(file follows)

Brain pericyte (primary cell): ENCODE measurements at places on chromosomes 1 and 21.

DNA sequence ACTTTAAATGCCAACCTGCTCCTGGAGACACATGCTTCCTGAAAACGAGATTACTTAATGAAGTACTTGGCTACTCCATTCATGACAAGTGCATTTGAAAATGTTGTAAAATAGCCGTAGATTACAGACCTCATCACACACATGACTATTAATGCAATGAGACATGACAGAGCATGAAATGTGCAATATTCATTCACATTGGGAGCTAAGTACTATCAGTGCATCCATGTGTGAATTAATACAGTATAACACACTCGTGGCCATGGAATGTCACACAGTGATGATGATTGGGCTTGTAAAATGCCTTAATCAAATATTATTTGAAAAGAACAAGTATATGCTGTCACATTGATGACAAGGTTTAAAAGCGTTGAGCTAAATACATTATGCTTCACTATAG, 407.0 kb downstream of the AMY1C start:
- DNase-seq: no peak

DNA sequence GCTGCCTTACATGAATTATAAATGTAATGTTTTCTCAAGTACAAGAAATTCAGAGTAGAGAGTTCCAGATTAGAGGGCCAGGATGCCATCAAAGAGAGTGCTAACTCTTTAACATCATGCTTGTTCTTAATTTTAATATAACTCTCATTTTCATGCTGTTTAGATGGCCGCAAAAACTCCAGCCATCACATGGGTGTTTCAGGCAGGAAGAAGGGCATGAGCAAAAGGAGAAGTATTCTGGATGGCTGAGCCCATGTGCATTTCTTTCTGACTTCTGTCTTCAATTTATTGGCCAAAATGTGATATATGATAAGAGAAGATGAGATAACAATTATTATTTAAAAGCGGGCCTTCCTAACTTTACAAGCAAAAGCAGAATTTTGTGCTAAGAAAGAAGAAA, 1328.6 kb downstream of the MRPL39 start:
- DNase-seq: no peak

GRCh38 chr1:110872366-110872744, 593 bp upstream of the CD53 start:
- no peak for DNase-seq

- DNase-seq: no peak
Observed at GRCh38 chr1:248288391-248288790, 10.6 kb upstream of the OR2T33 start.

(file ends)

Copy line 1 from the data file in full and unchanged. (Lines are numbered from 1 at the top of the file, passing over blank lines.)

Brain pericyte (primary cell): ENCODE measurements at places on chromosomes 1 and 21.